Asian shares pulled backed from a five-month high and the dollar stabilised after recent heavy losses as markets waited for U.S. jobs data that could shape expectations as to whether the Federal Reserve will start withdrawing stimulus this year.
Investors were expected to be reluctant to make aggressive bets after U.S. stocks ended little changed, partly on concerns that equities have become overpriced after the S&P 500 index`s run to record highs last week.
MSCI`s broadest index of Asia-Pacific shares outside Japan eased 0.3 percent, dropping from a five-month peak. Technical charts indicated it remained in "overbought" territory, indicating there could be a further retreat.
Tokyo`s Nikkei share average dipped 0.2 percent.
Australia`s S&P/ASX 200 gained 0.3 percent, hitting a five-year high for a third day in a row and putting it on track for a sixth day of gains, which would be its longest such run since July.
Analysts polled by Reuters expect U.S. nonfarm payrolls to have increased by 180,000 in September, with the jobless rate steady at 7.3 percent. The data`s release has been delayed from October 4 by the 16-day U.S. government shutdown.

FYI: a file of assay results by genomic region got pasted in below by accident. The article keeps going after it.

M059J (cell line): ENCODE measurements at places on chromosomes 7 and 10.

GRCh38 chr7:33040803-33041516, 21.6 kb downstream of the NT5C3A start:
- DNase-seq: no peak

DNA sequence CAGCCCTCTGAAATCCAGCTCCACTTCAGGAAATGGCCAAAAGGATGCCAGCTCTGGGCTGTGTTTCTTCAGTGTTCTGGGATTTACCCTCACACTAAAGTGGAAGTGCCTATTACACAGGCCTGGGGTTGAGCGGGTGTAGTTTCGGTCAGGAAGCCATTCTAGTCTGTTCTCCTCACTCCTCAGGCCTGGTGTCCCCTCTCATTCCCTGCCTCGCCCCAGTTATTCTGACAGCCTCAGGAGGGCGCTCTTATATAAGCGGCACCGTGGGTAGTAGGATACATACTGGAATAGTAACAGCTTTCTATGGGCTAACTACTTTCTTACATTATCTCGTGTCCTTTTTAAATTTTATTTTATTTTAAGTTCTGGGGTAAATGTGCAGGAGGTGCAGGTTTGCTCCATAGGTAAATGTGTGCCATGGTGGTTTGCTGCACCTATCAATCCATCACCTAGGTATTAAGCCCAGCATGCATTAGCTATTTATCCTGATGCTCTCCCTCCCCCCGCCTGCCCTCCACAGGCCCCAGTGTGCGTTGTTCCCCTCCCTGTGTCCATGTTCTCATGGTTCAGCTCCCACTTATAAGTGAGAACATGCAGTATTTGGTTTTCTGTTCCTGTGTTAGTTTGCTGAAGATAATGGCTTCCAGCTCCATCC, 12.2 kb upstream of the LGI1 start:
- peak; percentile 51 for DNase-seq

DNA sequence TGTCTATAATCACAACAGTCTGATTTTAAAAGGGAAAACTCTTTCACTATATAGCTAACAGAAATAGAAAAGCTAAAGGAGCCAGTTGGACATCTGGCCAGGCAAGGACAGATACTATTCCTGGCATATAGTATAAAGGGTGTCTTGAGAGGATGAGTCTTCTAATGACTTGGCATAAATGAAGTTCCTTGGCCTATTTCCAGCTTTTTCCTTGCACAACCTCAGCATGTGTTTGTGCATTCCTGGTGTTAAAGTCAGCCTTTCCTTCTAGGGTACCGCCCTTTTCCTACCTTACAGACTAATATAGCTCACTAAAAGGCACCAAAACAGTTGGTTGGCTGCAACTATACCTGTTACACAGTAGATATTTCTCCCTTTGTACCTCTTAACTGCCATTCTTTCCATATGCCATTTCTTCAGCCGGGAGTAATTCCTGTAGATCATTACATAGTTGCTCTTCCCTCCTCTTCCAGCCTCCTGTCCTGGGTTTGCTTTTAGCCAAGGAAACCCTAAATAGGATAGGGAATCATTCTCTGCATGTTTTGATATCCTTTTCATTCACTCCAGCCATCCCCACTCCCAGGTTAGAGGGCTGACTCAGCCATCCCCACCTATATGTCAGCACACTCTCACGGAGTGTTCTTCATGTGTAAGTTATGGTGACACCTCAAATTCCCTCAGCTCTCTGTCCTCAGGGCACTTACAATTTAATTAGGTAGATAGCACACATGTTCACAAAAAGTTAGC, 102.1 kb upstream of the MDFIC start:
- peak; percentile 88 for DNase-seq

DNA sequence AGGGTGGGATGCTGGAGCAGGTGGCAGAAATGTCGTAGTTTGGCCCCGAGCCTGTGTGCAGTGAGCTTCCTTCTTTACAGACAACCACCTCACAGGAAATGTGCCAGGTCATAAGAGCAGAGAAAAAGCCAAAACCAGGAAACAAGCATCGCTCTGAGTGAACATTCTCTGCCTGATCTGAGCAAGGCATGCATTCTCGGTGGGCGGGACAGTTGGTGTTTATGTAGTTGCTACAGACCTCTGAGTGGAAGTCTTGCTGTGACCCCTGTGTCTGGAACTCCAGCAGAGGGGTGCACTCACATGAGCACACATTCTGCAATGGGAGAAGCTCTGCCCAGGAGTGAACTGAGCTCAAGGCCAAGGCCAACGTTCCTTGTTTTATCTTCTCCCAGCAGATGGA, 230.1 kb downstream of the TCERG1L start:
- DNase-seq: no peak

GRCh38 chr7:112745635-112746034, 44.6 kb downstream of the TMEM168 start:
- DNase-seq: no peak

Many analysts expect the U.S. central bank to maintain its quantitative easing (QE) given the as yet unknown economic impact of the shutdown and the possibility of another bitter budget fight early next year, although a strong employment report could challenge that thinking.
"The common view in the market is that U.S. is essentially trapped in QE," said Perth-based Andrew Quin, research strategy coordinator at Patersons Securities.
"So at least until new debt ceiling negotiations get agreed probably in February, we doubt they are going to do too much with QE between then and now."
A senior Fed official said it would be "tough" for the Fed to have sufficient confidence in the strength of the U.S. recovery by its meeting in December to start reducing its $85 billion-per-month bond-buying programme.
DOLLAR FINDS SUPPORT
The dollar was at $1.3666 to the euro, off an eight-month low of $1.3704 marked on Friday, and was holding largely steady at 98.28 yen after bouncing 0.4 percent in the previous session.
Against a basket of major currencies, the dollar inched up 0.1 percent.
"A (jobs) reading anywhere in the 160,000 to 190,000 range would probably be fairly neutral with respect to near-term U.S. dollar direction given the data pre-dates any impact from the October shutdown," analysts from BNP Paribas wrote in a note
"We remain short euro/dollar and sterling/dollar heading into the release, looking for gradual improvement in U.S. data and dovish messaging from European policy makers to revive the policy divergence theme which benefited the dollar in the second quarter," they added.
U.S. crude prices dipped 0.2 percent to about $99 a barrel, hitting a near four-month low and adding to the previous session`s 1.6 percent decline.
Gold was little changed at around $1,313.9 an ounce.